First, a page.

(1) The Tahsildar of Bellary, who is the Enforcement officer under the Mysore Rice Procurement (Levy) Order, 1959(which shall be hereinafter called the Order), appears to have directed the petitioner, to sell a portion of his rice stocks to the respondent, (The State of Mysore) as per S. 3 of the 'Order'. That Order is challenged before us on 3 grounds, (i) that the enforcement Officer had no power to direct the petitioner to sell any stock which the petitioner had purchased prior to 1-2-1959, the date of 'the Order' (ii) that Section 3 of 'the Order' is ultra vires of Arts. 19(1)(f) and (g) and 31(2) of the Constitution and (iii) that 'the Order' is bad under Art. 31(3) of the Constitution for want of President's assent.
(2) We are told that the petitioner is a merchant and not a miller. Hence the Enforcement officer's direction falls under S. 3(2) of the 'the order'. The petitioner is a licensed dealer. As per S. 3(2) of the 'order' any dealer can be required to sell to the State Government at the controlled prices (a) fifty per cent of the quantity of rice held in stock by him at the commencement of this 'order' (b) Fifty per cent of the quantity of rice purchased or otherwise acquired by him or coming into his ownership in any manner, every day beginning with the date of commencement of 'the Order' until such time as the State Government otherwise directs. It is plain from this provision that the Enforcement Officer had powers to direct the petitioner to sell to the State Government 50 per cent of the quantity of rice held in stock by him at the commencement of the 'the order'. Further he had powers to direct him to sell 50 per cent of his future purchases. Sri Ullal, the learned counsel for the petitioner, contends that the provision in question does not apply to purchase made by the petitioner prior to 1-2-1959. He contends that we must read the words 'rice held in stock by him at the commencement of this order'. This contention is opposed to the plain language of the section. We have no hesitation in rejecting the same.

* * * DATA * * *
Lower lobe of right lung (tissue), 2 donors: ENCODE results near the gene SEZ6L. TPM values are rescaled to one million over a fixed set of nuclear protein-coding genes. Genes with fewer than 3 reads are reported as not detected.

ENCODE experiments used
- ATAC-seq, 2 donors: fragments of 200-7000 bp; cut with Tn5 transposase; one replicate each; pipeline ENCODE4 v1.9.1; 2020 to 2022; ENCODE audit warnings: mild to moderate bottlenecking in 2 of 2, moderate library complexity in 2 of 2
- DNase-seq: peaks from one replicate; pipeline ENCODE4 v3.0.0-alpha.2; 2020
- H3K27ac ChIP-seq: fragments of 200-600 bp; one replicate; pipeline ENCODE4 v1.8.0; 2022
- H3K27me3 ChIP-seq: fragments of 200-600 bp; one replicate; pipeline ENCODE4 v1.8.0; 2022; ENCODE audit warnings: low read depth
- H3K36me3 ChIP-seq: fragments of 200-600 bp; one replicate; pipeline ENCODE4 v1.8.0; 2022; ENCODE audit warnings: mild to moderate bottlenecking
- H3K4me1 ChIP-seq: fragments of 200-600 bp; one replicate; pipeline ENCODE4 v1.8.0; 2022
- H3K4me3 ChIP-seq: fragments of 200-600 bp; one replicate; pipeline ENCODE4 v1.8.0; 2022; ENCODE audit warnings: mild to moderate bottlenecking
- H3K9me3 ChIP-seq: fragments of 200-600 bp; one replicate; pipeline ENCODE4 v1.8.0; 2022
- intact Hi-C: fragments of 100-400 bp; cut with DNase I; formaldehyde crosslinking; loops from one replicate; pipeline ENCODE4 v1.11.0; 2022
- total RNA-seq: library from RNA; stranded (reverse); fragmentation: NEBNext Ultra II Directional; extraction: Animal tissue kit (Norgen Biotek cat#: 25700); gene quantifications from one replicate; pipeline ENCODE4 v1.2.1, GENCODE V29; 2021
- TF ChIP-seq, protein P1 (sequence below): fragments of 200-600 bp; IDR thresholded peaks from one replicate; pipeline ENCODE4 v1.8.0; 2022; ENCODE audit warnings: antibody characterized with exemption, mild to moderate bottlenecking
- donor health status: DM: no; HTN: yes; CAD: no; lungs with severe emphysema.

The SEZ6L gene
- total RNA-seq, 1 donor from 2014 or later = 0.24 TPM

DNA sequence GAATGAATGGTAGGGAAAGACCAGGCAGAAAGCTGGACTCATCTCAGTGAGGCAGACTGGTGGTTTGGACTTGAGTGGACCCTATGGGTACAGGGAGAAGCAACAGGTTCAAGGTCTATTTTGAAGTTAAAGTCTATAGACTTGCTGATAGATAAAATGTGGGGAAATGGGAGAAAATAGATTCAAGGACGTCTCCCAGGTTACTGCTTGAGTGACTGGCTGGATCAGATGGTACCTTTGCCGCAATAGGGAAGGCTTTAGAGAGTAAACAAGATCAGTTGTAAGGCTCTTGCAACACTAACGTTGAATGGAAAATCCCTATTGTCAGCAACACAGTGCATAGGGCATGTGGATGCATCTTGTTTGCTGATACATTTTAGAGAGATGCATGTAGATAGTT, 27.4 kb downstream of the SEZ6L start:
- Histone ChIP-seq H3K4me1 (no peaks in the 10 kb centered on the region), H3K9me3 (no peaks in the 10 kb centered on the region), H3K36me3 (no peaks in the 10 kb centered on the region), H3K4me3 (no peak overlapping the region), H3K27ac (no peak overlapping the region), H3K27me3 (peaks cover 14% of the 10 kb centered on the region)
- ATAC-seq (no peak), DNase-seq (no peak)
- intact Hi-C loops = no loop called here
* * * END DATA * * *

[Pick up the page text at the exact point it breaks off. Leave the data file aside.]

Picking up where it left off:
(3) It was contended that S. 3 of 'the Order' is opposed to Articles 19(1)(f) and (g) and 31(2) of the Constitution. 'The Order' in question is made on the basis of the powers conferred by the Essential Commodities Act, 1955(Central Act X of 1955) which shall be hereinafter called 'the Act'. Section 3(2)(f) of that Act provides for requiring any person holding in stock any essential commodity to sell the whole or a specified part of the stock to such person or class of persons and in such circumstances as may be specified in the Order. Under sub-section (2) of S. 3, where any person sells any essential commodity in compliance with an order made with reference to clause 9f0 of sub-section (2), he shall be paid its price in the following manner: (a) Where the price can, consistently with the controlled price, if any, fixed under S. 3, be agreed upon, the agreed price: (b) where no such agreement can be reached, the prices calculated with reference to the controlled price, if any, (c) where neither clause (a), nor clause (b) applied, the price calculated at the market rate prevailing in the locality at the date of sale. In the instant case it is said that the price offered to be paid to the petitioner is, at the controlled rate. The controlled rate had been fixed by the Government of India under clause (c) of sub-section (2) of S. 3 of the 'the Act' as per notification dated 4-2-1959. We asked Sri Ullal whether he is challenging the constitutionality of any of the provisions of 'the Act'. He told us that the does not. If the provisions in 'the Act' are constitutional, then no valid objection can be taken against any of the provisions in 'the Order'. The impugned Order merely carries into effect the provisions of 'the Act'. We do not think that 'the Order' in question is hit either by Art. 19 or by Art. 31 of the Constitution. Both 'the Act' as well as 'the Order' come within the exception provided in sub-articles (5) and (6) of Art. 19. Quite clearly, S. 3 of 'the Act' as well as that of 'the Order' are reasonable restrictions placed on the exercise of the rights conferred on the citizen by Art. 19(1)(f), in the interest of the general public. Similarly Art 31(2) does not affect' the Act' or 'the Order' in question for the same reasons. It may be that the impugned order will cause loss to the strike down any of the provisions of 'the Act' or 'the Order' as article 31(2) authorises the competent legislature to fix the amount of the compensation or specify the principles on which and the manner in which the compensation is to be determined and given and no such law can be called in question in any Court on the ground that the compensation provided by that law is not adequate.
(4) Lastly Sri. Ullal contended before us that 'the Order' in question is hit by Art. 31(3) of the Constitution as the same had not received the assent of the President. This argument misses the point that 'the Order' in question merely carries out the intent and purpose of 'the Act' which was passed by the Parliament and the same had received the assent of the President. 'The Order' has no independent existence apart from ' the Act'
(5) No other point was urged before us. For the reasons already mentioned, we see no reason to admit this petition. It is dismissed.
(6) Petition dismissed.